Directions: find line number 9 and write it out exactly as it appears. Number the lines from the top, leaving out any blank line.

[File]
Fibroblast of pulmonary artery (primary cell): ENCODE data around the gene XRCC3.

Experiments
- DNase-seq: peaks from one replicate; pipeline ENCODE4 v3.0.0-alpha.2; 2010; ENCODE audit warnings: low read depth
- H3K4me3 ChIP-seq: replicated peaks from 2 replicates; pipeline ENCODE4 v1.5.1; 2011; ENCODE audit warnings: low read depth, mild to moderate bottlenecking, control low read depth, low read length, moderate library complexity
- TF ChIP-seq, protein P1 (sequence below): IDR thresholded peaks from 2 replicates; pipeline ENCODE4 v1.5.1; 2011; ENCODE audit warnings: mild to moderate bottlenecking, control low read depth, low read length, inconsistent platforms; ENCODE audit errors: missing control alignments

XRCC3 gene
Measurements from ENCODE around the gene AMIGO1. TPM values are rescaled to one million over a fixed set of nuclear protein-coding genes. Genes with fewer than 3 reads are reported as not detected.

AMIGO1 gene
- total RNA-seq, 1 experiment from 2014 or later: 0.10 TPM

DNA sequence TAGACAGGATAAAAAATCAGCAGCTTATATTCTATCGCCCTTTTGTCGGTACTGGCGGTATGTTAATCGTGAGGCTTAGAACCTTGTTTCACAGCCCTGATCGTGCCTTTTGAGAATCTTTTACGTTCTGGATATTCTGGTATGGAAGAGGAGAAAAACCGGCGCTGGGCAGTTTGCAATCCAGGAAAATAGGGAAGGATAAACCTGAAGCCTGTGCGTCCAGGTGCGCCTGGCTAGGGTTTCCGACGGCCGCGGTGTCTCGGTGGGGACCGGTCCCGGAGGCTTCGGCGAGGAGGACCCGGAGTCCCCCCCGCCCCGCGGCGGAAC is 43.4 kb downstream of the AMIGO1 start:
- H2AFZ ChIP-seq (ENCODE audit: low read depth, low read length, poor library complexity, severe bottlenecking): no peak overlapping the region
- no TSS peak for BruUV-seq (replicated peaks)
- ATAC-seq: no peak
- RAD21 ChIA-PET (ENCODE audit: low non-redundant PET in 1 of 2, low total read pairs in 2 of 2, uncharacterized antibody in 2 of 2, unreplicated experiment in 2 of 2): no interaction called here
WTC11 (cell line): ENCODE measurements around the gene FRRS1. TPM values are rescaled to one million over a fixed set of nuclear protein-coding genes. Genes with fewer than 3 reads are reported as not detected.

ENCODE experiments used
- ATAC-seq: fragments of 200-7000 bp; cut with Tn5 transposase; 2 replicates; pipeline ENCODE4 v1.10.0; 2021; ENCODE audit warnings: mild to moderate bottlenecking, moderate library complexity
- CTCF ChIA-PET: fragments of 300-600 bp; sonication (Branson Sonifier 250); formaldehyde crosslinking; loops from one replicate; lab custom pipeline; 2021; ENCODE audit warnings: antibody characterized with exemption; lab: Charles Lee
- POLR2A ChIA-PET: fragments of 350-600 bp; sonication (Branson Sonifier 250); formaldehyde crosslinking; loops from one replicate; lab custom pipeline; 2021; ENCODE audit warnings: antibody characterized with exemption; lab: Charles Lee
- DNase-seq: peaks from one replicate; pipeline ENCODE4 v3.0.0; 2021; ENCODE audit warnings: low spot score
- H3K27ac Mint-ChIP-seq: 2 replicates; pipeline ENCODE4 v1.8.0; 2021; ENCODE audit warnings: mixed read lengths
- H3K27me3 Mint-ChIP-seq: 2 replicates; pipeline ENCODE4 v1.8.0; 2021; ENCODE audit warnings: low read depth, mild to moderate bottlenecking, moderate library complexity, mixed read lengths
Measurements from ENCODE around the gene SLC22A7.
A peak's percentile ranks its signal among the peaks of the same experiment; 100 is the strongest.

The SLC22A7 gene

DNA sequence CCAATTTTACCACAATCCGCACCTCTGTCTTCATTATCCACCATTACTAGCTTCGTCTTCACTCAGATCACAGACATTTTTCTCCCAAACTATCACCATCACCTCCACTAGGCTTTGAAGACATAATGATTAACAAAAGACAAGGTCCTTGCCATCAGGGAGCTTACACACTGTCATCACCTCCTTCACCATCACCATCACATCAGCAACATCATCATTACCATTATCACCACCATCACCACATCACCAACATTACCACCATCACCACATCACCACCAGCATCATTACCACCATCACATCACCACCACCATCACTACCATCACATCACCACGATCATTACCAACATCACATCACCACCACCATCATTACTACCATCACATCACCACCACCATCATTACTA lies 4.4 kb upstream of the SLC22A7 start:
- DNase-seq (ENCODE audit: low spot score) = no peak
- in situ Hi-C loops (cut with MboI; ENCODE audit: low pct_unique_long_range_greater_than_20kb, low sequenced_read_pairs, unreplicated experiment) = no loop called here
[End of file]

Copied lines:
- total RNA-seq, 1 experiment from 2014 or later: 0.10 TPM